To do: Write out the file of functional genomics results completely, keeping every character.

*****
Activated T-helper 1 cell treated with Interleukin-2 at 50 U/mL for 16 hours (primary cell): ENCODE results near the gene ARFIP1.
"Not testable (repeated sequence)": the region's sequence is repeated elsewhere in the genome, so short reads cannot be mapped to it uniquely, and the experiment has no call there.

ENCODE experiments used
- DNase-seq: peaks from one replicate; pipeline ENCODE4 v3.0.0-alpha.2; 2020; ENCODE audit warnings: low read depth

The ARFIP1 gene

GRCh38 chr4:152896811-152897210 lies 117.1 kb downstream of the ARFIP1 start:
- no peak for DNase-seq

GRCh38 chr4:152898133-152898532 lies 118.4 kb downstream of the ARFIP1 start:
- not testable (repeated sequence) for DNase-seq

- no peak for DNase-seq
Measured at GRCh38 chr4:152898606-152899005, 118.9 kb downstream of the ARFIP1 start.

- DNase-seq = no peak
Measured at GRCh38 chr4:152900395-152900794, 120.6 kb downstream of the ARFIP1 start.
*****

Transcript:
Activated T-helper 1 cell treated with Interleukin-2 at 50 U/mL for 16 hours (primary cell): ENCODE results near the gene ARFIP1.
"Not testable (repeated sequence)": the region's sequence is repeated elsewhere in the genome, so short reads cannot be mapped to it uniquely, and the experiment has no call there.

ENCODE experiments used
- DNase-seq: peaks from one replicate; pipeline ENCODE4 v3.0.0-alpha.2; 2020; ENCODE audit warnings: low read depth

The ARFIP1 gene

GRCh38 chr4:152896811-152897210 lies 117.1 kb downstream of the ARFIP1 start:
- no peak for DNase-seq

GRCh38 chr4:152898133-152898532 lies 118.4 kb downstream of the ARFIP1 start:
- not testable (repeated sequence) for DNase-seq

- no peak for DNase-seq
Measured at GRCh38 chr4:152898606-152899005, 118.9 kb downstream of the ARFIP1 start.

- DNase-seq = no peak
Measured at GRCh38 chr4:152900395-152900794, 120.6 kb downstream of the ARFIP1 start.